Questions & Decisions
Why does it seem difficult to make important decisions? Perhaps because we know that there are ramifications to every decision. Ramifications that we don’t always see right away. When we decide to have that doughnut for breakfast, for example, we do so to satisfy the immediate question of what to eat because I’m hungry but we don’t always consider the consequences of that decision since it seems so small. After all, one doughnut does not make or break a waistline. However, it is the small decisions that begin to add up. If we make the same decision for breakfast over a long period, we will find that our waistline is out of control.
So why are important decisions hard to make, compared to the smaller seemingly less important ones? Because we tend to be aware of their implications on a bigger scale and we begin to weigh the impact of not only the decision to be made but also all the connecting results.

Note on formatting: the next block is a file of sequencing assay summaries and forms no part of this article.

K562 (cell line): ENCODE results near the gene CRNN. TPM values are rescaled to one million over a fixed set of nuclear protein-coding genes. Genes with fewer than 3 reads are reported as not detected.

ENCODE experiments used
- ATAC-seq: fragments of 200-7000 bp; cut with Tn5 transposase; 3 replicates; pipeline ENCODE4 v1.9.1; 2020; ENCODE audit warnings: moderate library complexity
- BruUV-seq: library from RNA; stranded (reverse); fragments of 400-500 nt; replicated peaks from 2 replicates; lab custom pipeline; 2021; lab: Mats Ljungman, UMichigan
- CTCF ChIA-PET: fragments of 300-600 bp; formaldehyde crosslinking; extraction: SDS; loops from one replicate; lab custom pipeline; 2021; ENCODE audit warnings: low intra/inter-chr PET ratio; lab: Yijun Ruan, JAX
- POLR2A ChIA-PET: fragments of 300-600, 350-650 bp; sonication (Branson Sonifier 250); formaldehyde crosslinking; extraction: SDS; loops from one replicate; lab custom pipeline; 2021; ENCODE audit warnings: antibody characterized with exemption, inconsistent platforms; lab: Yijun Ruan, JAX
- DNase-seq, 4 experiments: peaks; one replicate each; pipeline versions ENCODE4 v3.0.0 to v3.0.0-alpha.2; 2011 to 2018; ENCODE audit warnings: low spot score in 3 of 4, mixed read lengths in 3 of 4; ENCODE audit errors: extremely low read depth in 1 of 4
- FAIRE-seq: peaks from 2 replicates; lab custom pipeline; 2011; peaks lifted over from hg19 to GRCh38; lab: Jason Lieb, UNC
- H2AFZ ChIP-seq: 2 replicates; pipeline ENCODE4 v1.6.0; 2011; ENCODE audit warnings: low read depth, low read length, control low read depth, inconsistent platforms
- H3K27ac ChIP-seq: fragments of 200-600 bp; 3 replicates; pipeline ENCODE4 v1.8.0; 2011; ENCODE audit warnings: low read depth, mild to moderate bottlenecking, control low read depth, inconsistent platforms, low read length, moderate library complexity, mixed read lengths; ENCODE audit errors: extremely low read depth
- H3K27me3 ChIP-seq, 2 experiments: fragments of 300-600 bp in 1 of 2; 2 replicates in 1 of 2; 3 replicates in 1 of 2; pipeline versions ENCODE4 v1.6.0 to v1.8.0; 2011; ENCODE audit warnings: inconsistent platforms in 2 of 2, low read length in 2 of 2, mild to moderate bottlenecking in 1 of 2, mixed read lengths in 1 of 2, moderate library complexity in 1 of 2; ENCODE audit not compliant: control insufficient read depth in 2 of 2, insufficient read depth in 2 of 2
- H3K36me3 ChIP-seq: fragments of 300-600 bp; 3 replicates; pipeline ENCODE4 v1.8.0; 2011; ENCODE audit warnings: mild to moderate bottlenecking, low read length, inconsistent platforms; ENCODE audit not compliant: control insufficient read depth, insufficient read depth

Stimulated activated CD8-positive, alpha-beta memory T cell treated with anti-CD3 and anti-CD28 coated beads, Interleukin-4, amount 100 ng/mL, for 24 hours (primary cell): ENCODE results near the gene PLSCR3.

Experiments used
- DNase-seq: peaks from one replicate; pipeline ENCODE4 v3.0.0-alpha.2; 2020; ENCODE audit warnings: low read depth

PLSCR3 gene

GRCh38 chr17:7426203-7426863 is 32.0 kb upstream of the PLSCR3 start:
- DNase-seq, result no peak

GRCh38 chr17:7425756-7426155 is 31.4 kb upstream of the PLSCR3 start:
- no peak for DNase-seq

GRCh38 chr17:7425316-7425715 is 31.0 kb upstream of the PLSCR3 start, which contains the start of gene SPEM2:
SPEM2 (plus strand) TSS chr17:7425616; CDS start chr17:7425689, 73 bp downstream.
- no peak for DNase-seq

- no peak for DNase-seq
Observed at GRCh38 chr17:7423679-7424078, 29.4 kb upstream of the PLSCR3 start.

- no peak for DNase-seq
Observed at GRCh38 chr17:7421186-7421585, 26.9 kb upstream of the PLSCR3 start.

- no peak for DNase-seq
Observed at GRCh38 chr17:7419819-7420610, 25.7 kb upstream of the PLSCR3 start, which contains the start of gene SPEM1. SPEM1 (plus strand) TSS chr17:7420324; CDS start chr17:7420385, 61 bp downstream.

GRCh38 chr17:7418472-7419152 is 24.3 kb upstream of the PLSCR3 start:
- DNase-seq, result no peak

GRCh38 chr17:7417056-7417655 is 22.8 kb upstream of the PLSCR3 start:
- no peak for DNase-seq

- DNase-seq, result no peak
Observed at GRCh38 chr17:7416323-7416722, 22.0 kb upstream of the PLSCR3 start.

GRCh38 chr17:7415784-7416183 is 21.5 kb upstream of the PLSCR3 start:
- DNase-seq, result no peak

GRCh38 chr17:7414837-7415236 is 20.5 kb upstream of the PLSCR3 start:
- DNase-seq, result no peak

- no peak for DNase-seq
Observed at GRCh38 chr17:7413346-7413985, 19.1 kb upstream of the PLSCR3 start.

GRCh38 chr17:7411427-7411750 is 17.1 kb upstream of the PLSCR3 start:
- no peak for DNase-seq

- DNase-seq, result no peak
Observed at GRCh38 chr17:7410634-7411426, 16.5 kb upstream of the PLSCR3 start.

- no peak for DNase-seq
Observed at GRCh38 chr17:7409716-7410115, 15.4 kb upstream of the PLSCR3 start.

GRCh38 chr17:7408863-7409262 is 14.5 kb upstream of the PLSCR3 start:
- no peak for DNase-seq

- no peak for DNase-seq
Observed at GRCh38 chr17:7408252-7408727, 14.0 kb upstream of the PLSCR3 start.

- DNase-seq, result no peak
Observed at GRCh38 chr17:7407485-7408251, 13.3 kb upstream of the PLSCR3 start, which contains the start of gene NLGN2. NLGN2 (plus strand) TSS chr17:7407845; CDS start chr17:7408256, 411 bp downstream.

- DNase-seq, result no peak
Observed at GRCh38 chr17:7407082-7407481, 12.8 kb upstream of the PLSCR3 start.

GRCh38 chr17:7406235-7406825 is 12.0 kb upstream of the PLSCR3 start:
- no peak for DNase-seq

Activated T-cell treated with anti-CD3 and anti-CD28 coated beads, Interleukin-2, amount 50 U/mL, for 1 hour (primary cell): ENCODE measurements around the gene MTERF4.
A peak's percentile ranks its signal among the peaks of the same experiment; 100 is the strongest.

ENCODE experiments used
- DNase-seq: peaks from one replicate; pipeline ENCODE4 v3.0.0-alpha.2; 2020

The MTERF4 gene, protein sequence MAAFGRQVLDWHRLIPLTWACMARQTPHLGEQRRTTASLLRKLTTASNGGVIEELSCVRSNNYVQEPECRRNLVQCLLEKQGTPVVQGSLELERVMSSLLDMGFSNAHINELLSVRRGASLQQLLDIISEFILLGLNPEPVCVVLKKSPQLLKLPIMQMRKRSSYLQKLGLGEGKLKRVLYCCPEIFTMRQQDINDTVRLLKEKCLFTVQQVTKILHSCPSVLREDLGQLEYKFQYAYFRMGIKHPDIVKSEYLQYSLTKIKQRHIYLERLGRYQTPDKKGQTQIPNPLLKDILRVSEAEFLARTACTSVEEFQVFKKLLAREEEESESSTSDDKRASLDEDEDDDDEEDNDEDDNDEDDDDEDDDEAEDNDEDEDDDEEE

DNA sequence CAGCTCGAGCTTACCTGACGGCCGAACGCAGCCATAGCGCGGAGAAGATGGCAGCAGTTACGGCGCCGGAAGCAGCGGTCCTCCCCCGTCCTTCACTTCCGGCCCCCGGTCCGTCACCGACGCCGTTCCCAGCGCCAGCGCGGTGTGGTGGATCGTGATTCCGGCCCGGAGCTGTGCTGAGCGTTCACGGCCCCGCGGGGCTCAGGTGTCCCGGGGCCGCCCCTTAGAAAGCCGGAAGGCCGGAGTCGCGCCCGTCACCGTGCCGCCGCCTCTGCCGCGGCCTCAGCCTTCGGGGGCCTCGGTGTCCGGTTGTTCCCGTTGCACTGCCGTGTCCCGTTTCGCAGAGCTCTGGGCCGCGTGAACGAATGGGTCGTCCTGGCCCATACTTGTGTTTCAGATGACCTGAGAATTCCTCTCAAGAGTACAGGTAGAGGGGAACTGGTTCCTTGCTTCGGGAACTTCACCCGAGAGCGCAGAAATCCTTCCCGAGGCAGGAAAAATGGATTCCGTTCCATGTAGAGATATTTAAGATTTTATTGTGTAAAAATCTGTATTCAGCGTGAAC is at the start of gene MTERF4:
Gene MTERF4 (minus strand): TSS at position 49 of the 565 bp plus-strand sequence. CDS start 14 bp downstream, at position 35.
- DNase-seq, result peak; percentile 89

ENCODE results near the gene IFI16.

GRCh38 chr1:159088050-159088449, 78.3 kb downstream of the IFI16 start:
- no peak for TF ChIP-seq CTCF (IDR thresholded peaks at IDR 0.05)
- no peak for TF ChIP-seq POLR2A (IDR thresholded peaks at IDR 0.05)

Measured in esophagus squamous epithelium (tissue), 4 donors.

How can we make good decisions? Well, I believe the first thing to do is to pray about it and seek God’s wisdom (James 1:5). None of us can foretell the future. We do not know what all the ramifications can be to our decisions, nor can we anticipate all the resulting consequences. Therefore, we need to rely on God. Secondly, I believe we need to make better smaller decisions. The more practice you have at making smaller decisions that turn out correctly, the better your odds at making larger decisions.
How do we make informed decisions? By asking the right questions. Questions that help reduce the risks of suffering the unknown. Ask enough questions, especially the right questions, and you should be able to reach the right decision. So if you have some important decisions to make, begin by asking questions of yourself, those involved, others who have made similar decisions etc… What are the best questions to ask – I can’t say for sure but they will usually start with either: Who, What, Where, When, Why or How.